Dan O'Bannon was known for his work on DARK STAR, ALIEN, RETURN OF THE LIVING DEAD and TOTAL RECALL. Not a bad run for a science fiction screenwriter. Over the course of 35 years, he also wrote a book about screenwriting, which is now coming out a few years after his death.
(That alone is impressive, because these days publishers seem primarily interested in books only if the author will be out there beating the drum for his book. An author needs a "platform." )
It's a little hard for me to critique a screenwriting how-to book. If the author is saying sensible things, he's saying things that most professional screenwriters know, although we probably all crystallize the rules in our own way. I've got my own book and my own approach. And it's hard for me to remember what I didn't know when I was just learning how to do this.
But I did enjoy DAN O'BANNON'S GUIDE TO SCREENPLAY STRUCTURE. I like that he doesn't just analyze screenplays that hew to traditional three-act screenplay structure and ought to work. He also looks at screenplays (and plays) that have other structures (like Shakespeare's 5 acts). And he looks at movies that have messy stories that ought not to work, and yet did very well -- for example DUMB AND DUMBER.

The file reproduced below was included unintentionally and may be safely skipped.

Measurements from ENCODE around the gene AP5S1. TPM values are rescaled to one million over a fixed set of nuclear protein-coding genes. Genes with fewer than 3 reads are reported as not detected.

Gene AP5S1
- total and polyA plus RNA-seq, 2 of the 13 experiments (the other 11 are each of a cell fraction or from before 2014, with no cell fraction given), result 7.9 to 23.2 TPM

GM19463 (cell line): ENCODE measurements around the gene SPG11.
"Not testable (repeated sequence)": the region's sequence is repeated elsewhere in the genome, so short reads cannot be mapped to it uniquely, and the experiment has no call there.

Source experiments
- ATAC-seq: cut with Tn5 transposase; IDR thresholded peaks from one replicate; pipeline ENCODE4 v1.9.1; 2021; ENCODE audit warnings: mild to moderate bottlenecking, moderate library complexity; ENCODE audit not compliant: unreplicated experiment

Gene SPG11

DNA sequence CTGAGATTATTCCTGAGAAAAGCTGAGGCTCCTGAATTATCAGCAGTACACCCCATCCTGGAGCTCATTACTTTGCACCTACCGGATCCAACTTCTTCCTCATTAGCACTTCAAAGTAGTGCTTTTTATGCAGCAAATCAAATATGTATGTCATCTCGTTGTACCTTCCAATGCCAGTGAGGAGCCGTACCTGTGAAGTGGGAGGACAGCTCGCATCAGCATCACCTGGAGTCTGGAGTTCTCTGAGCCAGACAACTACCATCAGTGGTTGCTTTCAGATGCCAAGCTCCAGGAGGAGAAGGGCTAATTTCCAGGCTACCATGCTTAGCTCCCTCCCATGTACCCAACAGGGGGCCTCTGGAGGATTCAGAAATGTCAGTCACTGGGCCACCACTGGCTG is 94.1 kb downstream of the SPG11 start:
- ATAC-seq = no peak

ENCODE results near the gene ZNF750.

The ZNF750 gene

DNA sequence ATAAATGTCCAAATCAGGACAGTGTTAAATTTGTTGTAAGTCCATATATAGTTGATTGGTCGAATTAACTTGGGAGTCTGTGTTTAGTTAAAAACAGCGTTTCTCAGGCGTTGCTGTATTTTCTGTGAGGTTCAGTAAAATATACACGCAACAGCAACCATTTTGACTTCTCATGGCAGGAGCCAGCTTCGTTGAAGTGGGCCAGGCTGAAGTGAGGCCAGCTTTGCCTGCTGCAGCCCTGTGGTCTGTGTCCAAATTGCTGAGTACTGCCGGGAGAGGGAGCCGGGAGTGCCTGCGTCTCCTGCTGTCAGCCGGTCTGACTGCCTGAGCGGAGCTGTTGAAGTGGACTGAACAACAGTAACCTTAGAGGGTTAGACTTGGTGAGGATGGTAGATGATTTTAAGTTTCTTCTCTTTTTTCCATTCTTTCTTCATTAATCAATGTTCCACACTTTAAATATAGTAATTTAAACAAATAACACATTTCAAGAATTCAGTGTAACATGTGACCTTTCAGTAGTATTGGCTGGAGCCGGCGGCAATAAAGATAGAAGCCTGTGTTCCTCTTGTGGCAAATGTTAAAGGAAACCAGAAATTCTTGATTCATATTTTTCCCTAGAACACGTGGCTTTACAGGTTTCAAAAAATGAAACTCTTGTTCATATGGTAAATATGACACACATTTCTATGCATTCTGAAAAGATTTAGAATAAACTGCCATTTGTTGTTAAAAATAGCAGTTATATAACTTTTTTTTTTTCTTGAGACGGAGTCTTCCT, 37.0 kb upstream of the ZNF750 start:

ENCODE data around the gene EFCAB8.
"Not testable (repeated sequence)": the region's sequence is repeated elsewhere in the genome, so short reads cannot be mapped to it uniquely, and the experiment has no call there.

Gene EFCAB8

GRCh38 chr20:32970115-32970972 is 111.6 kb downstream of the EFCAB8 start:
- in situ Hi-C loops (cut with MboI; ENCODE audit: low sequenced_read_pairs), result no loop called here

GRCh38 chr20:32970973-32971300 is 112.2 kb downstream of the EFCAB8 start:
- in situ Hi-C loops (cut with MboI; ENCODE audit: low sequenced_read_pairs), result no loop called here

He has an interesting analysis of LAWRENCE OF ARABIA: what is the story actually about
, amid all the swirling themes and conflicts.
He has another interesting analysis of PSYCHO, which famously breaks the rules by changing main characters -- and plots -- midway through. It shouldn't work, and yet, it's a classic.
I can't say that the book told me anything that I didn't know at some level. But an odd thing happened while I was reading it. I realized a pair of fairly serious flaws in a feature I was writing. I had given my hero a series of lucky breaks in the third act, when all the breaks should normally be going against her. I had also made the confrontation with the Big Bad the second-to-last set piece, when it needed to be the last.
(I was trying to save a Big Surprise for last. But you should probably never sacrifice drama for the sake of a surprise
It was an odd thing, because I know you should never give your hero a lucky break after the first act
, and I'm not even sure Dan O'Bannon says that in his book. And he doesn't talk about drama vs. surprise. But just following his line of thinking about the movies he was dissecting got my brain working in ways that it had not been working, and I came to grip with two structural flaws that my readers and pitchees had not caught.
Any book that does that is worth a read.